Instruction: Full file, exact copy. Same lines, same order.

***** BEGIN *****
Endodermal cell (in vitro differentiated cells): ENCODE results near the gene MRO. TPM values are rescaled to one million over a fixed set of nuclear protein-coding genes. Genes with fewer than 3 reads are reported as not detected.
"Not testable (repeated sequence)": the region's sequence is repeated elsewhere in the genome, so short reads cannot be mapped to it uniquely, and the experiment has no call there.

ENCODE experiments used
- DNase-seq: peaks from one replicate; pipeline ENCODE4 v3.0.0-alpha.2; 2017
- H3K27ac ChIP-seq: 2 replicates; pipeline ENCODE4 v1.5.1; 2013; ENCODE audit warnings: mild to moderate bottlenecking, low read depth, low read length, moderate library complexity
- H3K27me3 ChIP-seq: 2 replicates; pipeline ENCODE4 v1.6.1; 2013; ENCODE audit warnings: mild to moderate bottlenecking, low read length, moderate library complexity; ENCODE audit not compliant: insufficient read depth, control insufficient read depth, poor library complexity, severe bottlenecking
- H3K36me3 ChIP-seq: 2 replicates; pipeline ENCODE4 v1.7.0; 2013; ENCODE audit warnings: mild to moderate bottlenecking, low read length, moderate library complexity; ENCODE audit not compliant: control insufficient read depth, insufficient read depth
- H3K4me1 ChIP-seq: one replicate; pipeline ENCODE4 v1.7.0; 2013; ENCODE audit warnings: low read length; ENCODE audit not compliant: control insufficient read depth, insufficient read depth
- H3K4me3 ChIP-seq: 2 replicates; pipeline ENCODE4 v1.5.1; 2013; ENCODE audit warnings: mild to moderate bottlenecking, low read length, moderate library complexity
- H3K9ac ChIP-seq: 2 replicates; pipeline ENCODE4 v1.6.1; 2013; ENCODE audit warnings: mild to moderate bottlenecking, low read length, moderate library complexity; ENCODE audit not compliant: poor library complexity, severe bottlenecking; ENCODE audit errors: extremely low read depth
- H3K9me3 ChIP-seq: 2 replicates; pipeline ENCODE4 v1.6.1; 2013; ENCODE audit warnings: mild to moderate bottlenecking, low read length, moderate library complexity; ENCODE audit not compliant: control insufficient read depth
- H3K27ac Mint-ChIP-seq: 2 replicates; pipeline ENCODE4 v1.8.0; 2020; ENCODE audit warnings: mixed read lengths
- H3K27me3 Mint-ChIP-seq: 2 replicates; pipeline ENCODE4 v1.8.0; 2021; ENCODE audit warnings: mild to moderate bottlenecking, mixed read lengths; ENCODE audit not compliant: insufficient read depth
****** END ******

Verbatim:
Endodermal cell (in vitro differentiated cells): ENCODE results near the gene MRO. TPM values are rescaled to one million over a fixed set of nuclear protein-coding genes. Genes with fewer than 3 reads are reported as not detected.
"Not testable (repeated sequence)": the region's sequence is repeated elsewhere in the genome, so short reads cannot be mapped to it uniquely, and the experiment has no call there.

ENCODE experiments used
- DNase-seq: peaks from one replicate; pipeline ENCODE4 v3.0.0-alpha.2; 2017
- H3K27ac ChIP-seq: 2 replicates; pipeline ENCODE4 v1.5.1; 2013; ENCODE audit warnings: mild to moderate bottlenecking, low read depth, low read length, moderate library complexity
- H3K27me3 ChIP-seq: 2 replicates; pipeline ENCODE4 v1.6.1; 2013; ENCODE audit warnings: mild to moderate bottlenecking, low read length, moderate library complexity; ENCODE audit not compliant: insufficient read depth, control insufficient read depth, poor library complexity, severe bottlenecking
- H3K36me3 ChIP-seq: 2 replicates; pipeline ENCODE4 v1.7.0; 2013; ENCODE audit warnings: mild to moderate bottlenecking, low read length, moderate library complexity; ENCODE audit not compliant: control insufficient read depth, insufficient read depth
- H3K4me1 ChIP-seq: one replicate; pipeline ENCODE4 v1.7.0; 2013; ENCODE audit warnings: low read length; ENCODE audit not compliant: control insufficient read depth, insufficient read depth
- H3K4me3 ChIP-seq: 2 replicates; pipeline ENCODE4 v1.5.1; 2013; ENCODE audit warnings: mild to moderate bottlenecking, low read length, moderate library complexity
- H3K9ac ChIP-seq: 2 replicates; pipeline ENCODE4 v1.6.1; 2013; ENCODE audit warnings: mild to moderate bottlenecking, low read length, moderate library complexity; ENCODE audit not compliant: poor library complexity, severe bottlenecking; ENCODE audit errors: extremely low read depth
- H3K9me3 ChIP-seq: 2 replicates; pipeline ENCODE4 v1.6.1; 2013; ENCODE audit warnings: mild to moderate bottlenecking, low read length, moderate library complexity; ENCODE audit not compliant: control insufficient read depth
- H3K27ac Mint-ChIP-seq: 2 replicates; pipeline ENCODE4 v1.8.0; 2020; ENCODE audit warnings: mixed read lengths
- H3K27me3 Mint-ChIP-seq: 2 replicates; pipeline ENCODE4 v1.8.0; 2021; ENCODE audit warnings: mild to moderate bottlenecking, mixed read lengths; ENCODE audit not compliant: insufficient read depth